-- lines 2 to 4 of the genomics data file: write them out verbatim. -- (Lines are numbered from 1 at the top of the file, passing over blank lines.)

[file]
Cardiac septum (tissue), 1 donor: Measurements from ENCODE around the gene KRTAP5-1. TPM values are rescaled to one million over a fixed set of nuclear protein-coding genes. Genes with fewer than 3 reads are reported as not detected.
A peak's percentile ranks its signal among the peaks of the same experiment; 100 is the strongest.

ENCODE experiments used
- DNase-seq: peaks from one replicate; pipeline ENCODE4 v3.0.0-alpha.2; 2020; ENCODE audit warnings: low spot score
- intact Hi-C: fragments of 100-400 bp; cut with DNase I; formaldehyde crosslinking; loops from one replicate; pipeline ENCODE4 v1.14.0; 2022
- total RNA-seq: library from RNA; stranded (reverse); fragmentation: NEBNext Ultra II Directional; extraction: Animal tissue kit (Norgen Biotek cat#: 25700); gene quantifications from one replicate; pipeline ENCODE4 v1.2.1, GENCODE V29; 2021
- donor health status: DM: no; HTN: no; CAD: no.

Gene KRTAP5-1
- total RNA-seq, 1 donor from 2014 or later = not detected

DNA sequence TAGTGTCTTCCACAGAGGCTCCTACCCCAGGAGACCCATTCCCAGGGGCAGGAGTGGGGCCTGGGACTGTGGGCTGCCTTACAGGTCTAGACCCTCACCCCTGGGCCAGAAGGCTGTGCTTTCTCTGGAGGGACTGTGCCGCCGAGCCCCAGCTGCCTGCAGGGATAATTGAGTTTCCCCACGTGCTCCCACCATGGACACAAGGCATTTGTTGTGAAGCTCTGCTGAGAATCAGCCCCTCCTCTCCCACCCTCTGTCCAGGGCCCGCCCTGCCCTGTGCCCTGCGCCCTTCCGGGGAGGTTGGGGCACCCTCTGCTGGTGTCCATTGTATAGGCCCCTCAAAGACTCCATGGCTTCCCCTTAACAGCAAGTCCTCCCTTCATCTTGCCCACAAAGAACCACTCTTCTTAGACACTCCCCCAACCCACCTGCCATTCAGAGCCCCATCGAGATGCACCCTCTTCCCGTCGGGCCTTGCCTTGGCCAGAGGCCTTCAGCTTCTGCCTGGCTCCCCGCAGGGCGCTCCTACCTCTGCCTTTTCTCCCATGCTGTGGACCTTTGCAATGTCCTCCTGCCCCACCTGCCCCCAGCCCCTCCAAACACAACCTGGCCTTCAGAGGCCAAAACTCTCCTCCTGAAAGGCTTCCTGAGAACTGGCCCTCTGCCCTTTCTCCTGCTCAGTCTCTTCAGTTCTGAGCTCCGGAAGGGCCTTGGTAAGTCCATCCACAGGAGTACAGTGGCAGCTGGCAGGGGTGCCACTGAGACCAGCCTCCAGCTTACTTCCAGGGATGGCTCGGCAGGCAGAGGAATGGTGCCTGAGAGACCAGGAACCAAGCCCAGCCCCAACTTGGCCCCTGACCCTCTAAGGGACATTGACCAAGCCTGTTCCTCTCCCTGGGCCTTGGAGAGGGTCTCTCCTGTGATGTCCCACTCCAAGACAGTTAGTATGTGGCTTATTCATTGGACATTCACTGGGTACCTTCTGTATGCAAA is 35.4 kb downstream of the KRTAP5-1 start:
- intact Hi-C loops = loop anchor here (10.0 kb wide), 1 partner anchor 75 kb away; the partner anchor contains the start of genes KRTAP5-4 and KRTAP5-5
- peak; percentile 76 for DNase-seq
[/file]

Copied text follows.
A peak's percentile ranks its signal among the peaks of the same experiment; 100 is the strongest.

ENCODE experiments used
- DNase-seq: peaks from one replicate; pipeline ENCODE4 v3.0.0-alpha.2; 2020; ENCODE audit warnings: low spot score